Occupied for centuries by Muslim Tatars affiliated with the Ottoman Empire, Crimea was conquered in 1783 by Russia’s Catherine the Great. Soviet leader Joseph Stalin deported the Tatar population of about two hundred thousand to Central Asia during World War II, and the bulk of them did not return until 1989. Today Tatars constitute about 12 percent of Crimea’s population.

The peninsula only became part of Ukraine in 1954 when Soviet leader Nikita Krushchev transferred it from the Russian Soviet Socialist Republic to the Ukrainian Soviet Socialist Republic in what was seen as a largely symbolic administrative move within the Soviet Union. The majority-Russian residents of Crimea continued to have strong ties with Russia. Following the dissolution of the Soviet Union in 1991, the two new countries reached an agreement to permit the Russian Black Sea fleet to remain based at the Crimean port of Sevastopol.

Yanukovich and then Russian president Dimitry Medvedev signed an agreement in 2010 that extended Russia’s lease of Sevastopol until 2042 in exchange for a 30 percent drop in the price of natural gas sold to Ukraine. Russia has eleven thousand forces stationed in Crimea, which were reportedly joined by five thousand Russian troops since the ouster of Yanukovich, although Russians officials have denied this. Thousands of Ukrainian forces occupy bases on the peninsula currently blocked by what they say are Russian forces.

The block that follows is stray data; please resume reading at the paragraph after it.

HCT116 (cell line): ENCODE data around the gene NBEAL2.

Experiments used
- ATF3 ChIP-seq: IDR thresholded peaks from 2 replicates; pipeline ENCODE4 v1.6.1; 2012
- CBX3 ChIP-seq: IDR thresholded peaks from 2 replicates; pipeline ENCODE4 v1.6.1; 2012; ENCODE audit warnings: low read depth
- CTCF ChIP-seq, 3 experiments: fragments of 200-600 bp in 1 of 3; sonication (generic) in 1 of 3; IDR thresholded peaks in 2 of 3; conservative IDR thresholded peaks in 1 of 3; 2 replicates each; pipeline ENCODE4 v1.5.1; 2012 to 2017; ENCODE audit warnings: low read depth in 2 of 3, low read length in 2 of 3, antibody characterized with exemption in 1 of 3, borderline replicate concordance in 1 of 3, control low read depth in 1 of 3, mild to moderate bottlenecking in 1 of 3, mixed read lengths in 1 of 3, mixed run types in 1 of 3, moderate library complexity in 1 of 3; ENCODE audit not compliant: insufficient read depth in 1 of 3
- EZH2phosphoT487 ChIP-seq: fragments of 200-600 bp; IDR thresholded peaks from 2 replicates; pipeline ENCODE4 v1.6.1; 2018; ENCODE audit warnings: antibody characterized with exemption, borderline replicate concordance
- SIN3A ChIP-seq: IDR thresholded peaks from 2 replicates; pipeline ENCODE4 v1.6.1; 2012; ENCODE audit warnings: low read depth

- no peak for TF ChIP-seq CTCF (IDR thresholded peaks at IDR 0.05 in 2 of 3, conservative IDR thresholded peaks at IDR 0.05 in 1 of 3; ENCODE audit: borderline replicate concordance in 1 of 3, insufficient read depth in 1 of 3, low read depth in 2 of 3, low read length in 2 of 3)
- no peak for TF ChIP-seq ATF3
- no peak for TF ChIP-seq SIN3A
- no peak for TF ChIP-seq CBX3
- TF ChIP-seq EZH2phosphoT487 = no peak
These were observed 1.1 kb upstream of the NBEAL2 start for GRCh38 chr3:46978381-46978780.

Overall, Russians make up an estimated 59 percent of the population of Crimea and Ukrainians, about 23 percent.

Do Russian moves in Ukraine violate international law?

U.S. officials say Russia’s actions are in breach of international law, including the nonintervention provisions in the UN Charter; the 1997 Treaty on Friendship and Cooperation between Russia and Ukraine, which requires Russia to respect Ukraine’s territorial integrity; and the 1994 Budapest Memorandum on Security Assurances. That document states: “The Russian Federation, the United Kingdom of Great Britain and Northern Ireland, and the United States of America reaffirm their commitment to Ukraine, in accordance with the principles of the Final Act of the Conference on Security and Cooperation in Europe, to respect the independence and sovereignty and the existing borders of Ukraine.” For its part, Russia has rejected charges that it is violating international law and has called for Ukraine to return to the terms of the February 21, 2014 agreement between opposition leaders and Yanukovich that permitted him to stay in office as the head of a national unity government while elections were planned.